Terebovlya (Polish: Trembowla) is a town in the Ukrainian part of East Galicia. It is one of the oldest towns in Western Ukraine and used to be an important political centre in the Middle Ages. It was also the site of an important battle between the Ukrainians and the Poles as well as the site of a mass massacre of Jews during the Holocaust.
 Get in
It is very easy to get to Terebovlya from Ternopil, as the town is on a major road. Buses traveling to or through Terebovlya leave from the Ternopil Bus Station every 15-30 minutes, most often from platforms 2,3, and 4. You can expect tickets to cost around 12.00 hryven (10 if you buy from the driver), and the trip takes about 45 minutes.
Its also possible to take a train or electrichka to Terebovlya, although they are less frequent, slower, and usually a little more expensive. Check the times at the Ternopil Train Station.
 Get around
Terebovlya is a small town and walking is really the only means of transport you'll need. You can take a walk around the two main streets in less than 15 minutes, and pass by most of its churches and monuments in that time as well.
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First built in 1097, the Terebovlya Castle has been continuously modified, destroyed and rebuilt. In 1241, the original wooden castle was burned down by invading Mongolian forces led by Batu Khan. The castle was rebuilt in 1360 by Polish King Casimir III, as Terebovlya was at that time on the edge of the Polish Kingdom. In 1631, after changing hands multiple times between Polish, Ukrainian, and Turkish armies, the castle was again occupied and rebuilt by the Polish military.
In 1675, a small contingent of Polish troops supposedly held off a Turkish army of around 20,000 men for two weeks until they were relieved by reinforcements. During the siege, the commander of the Polish forces, colonel Jan Samuel Chrzanowski, considered surrendering to the Turks, but his wife, Anna Dorota Chrzanowski, threatened to commit suicide if he did. According to the legend, her threat shamed and inspired the garrison to continue fighting. There is a monument to Anna Dorota at the top of the castle memorializing this event. However, in 1687, a Tartar force burned Terebovlya and destroyed the castle, leaving the still impressive ruins that remain today.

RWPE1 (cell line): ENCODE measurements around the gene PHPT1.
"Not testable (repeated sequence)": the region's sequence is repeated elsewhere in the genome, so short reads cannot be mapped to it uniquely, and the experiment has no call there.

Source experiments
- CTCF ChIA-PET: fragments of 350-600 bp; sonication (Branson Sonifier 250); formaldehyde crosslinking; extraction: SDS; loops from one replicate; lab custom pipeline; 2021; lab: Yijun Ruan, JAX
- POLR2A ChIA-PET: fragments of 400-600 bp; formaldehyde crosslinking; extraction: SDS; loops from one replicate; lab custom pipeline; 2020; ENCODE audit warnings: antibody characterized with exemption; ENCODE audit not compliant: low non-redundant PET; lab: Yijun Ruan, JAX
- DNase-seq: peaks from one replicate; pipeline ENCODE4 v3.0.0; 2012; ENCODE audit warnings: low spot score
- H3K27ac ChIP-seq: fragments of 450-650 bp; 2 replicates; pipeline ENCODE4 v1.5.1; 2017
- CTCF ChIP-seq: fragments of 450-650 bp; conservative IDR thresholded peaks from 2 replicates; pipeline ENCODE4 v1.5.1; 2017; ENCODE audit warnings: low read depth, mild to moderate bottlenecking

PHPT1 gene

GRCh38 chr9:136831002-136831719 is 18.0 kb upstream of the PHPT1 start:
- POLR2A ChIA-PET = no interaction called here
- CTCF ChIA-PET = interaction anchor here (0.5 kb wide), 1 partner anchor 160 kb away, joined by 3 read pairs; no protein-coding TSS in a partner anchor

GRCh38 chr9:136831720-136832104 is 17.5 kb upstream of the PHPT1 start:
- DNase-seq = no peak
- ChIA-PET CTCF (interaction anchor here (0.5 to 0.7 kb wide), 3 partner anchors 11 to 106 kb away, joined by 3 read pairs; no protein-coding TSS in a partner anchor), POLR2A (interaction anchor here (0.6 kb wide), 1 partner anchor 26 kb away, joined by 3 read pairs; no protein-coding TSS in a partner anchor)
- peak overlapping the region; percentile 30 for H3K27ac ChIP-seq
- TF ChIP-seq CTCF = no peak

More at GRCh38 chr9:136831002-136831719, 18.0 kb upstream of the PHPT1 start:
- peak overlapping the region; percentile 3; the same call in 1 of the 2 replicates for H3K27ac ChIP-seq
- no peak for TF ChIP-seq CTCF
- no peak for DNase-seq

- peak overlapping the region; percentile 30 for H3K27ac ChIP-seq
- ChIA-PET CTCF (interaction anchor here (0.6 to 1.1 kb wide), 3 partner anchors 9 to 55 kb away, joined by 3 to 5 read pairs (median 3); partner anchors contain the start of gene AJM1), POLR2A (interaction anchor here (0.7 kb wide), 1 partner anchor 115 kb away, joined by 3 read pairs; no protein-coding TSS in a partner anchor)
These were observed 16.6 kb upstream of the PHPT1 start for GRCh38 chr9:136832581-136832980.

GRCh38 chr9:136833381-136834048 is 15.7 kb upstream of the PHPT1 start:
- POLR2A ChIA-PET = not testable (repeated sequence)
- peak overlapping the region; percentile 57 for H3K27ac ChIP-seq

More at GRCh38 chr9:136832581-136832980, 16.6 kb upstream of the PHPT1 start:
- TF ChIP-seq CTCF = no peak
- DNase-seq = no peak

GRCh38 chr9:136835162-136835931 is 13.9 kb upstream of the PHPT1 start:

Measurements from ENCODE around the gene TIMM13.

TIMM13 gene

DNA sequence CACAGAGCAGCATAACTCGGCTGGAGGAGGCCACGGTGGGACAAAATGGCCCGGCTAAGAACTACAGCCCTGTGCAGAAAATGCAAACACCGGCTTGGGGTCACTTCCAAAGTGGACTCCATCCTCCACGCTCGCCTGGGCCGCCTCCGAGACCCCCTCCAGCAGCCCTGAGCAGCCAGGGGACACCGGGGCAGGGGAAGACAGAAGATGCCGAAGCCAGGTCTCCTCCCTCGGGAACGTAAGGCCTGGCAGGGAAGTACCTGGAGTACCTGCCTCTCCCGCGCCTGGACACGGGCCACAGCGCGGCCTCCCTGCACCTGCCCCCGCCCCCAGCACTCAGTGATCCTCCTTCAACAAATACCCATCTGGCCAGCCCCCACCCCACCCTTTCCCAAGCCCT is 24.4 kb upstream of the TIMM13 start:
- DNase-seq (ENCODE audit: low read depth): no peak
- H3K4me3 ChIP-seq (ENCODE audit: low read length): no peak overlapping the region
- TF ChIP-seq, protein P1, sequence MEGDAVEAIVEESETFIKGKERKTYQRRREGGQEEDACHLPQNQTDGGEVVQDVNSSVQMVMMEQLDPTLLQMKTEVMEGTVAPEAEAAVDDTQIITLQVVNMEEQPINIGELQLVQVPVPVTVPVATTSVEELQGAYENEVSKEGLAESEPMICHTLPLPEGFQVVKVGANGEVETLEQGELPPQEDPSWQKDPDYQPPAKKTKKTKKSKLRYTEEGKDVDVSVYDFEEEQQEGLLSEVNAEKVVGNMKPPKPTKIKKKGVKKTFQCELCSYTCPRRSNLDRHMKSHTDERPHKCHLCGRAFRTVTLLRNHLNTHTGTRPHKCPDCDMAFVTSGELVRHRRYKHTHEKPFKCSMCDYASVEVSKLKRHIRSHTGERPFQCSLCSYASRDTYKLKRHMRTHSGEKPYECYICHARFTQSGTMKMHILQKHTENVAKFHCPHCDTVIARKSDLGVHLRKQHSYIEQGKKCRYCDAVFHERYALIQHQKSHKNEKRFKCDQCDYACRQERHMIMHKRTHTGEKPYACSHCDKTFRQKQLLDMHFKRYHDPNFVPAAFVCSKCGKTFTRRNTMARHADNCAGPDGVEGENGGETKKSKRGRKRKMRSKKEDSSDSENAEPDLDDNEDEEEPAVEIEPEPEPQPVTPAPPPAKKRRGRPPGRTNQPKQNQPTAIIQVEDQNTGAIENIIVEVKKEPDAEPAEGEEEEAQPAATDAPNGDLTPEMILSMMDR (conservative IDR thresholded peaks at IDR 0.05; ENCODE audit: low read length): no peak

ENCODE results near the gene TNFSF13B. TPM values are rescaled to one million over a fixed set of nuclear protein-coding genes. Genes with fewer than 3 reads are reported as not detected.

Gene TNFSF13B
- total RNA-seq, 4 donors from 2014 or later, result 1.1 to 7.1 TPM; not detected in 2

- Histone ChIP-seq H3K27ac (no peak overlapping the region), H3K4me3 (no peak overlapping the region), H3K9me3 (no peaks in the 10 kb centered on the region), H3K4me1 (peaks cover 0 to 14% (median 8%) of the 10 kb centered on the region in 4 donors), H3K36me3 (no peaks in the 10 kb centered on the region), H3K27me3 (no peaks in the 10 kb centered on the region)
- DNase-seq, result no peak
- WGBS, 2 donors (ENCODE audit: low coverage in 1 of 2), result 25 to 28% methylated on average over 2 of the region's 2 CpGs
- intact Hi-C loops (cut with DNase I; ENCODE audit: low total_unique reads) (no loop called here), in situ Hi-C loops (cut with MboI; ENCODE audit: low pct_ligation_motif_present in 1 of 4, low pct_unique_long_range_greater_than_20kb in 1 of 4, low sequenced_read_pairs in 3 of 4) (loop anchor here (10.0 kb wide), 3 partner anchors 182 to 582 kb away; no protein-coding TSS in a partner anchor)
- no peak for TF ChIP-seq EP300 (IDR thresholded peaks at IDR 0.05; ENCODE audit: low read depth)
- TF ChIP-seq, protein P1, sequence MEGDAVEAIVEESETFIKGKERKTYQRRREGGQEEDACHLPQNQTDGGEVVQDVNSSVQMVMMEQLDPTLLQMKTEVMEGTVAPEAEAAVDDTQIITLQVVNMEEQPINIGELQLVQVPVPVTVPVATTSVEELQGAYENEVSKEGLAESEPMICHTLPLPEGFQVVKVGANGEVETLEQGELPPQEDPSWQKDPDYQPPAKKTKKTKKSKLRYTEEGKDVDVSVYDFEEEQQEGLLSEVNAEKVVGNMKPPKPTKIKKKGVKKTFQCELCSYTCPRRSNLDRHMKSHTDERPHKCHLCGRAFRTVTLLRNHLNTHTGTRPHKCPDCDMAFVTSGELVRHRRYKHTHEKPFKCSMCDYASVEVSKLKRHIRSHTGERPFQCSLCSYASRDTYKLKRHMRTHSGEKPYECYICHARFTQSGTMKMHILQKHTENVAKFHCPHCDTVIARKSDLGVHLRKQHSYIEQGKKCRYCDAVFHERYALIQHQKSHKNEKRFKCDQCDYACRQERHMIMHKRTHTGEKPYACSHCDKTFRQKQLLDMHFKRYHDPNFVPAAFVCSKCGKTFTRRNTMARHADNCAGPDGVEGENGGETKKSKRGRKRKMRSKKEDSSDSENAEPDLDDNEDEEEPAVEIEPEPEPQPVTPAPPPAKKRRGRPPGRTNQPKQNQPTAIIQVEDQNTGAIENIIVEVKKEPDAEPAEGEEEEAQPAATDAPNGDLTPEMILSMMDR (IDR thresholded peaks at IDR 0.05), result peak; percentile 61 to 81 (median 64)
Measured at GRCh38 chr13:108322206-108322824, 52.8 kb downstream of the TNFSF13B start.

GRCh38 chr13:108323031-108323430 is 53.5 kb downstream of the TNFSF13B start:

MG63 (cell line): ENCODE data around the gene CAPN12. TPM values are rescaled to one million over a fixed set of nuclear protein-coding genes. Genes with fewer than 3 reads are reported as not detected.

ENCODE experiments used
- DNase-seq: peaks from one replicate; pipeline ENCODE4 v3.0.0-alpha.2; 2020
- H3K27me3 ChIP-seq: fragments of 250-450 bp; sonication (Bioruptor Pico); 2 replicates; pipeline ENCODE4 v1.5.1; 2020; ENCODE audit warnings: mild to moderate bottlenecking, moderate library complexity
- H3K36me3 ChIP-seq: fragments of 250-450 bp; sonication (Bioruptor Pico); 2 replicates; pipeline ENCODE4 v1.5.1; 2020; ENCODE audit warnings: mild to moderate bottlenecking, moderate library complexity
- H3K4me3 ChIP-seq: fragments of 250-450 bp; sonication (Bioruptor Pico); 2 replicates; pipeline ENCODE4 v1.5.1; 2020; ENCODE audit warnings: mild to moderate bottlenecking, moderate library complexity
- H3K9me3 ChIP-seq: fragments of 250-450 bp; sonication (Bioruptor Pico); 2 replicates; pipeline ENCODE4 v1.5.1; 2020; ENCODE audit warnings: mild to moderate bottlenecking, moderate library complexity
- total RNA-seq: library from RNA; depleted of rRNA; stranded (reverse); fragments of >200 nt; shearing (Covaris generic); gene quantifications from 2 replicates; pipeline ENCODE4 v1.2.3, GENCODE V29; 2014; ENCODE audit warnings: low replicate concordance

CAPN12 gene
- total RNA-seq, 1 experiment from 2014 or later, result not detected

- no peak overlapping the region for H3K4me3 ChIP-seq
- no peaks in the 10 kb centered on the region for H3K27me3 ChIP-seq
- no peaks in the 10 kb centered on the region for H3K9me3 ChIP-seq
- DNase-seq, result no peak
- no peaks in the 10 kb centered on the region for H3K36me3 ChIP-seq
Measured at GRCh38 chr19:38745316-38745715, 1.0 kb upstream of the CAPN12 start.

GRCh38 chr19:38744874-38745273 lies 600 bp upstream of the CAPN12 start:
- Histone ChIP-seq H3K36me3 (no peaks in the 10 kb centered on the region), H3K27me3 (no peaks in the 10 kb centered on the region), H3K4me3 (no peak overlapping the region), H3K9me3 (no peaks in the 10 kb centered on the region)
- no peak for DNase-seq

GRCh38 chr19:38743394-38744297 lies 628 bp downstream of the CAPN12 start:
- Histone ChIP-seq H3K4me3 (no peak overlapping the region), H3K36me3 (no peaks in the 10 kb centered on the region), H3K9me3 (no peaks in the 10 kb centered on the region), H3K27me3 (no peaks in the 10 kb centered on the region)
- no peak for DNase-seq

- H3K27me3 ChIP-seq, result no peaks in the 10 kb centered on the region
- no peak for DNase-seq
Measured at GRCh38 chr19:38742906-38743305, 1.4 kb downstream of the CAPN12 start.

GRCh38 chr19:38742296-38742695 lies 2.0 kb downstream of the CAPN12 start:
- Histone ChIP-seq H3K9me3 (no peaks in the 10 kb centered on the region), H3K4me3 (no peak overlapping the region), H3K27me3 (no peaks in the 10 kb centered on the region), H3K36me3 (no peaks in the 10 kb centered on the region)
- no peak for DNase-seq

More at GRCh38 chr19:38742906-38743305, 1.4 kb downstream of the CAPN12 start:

The Carmelite Monastery was built between 1635 and 1639. Built in the Renaissance-Baroque style, it is surrounded by protective walls with holes for guns and cannons still visible. It is only a five minute walk away from the bus station, and the grounds are usually open to visitors.
The Basilian Monastery was built during the 16th century and offers a very beautiful vantage point of the surrounding villages and countryside, which probably came in handy when defending against invading Turkish forces. There are several ways to get to the Monastery. The easiest is probably to just ask a taxi to take you there (don't pay more than 20 hryven), but if you are feeling more adventurous and don't mind walking for 30 or 40 minutes, you can try and find an English speaking local who can explain the route through the nearby forest.
There are two former synagogues that are just a few minutes walk from the bus station, although it is hard to recognize them as such. One is now a music and art school while the other is a sports school. Although "synagogue" is a cognate and will be understood by Ukrainians, most locals do not know that these buildings are former synagogues--you'll have to keep your eyes open.
Before World War II, approximately 1,486 of Terebovlya's population were Jewish. During the German occupation, the majority of the Jewish population were kept in a small ghetto, and around 1,100 were shot on April 7, 1943 close to the nearby village of Plebanivka. The current monument stands next to two gravestones--the old Jewish cemetery no longer exists. The only way to get to this memorial is by walking. It is located on top of a hill about a 30 minute walk from the center of town. It is best to try and ask a local for directions, although do not count on many people knowing where it is or how to get to it.
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There are no hotels or hostels in Terebovlya, but couchsurfing options with English speaking hosts are sometimes available.
 Get Out
From Terebolvya, you can easily find buses heading north to Ternopil (the oblast capital) or south to Chortkiv (the second biggest town in the oblast). It takes about 45 minutes to reach either destination.
If you are interested in continuing south towards Romania, there are also a couple of buses everyday that go from Terebovlya to Chernivtsi, the closest Ukrainian city to the Romanian border. This bus also passes through Chortkiv, and takes about 3 1/2 hours total. From Chernivtsi, there are at least 3 or 4 buses to Romania everyday, although you can also find small shuttles/van taxis that will be willing to take you as well.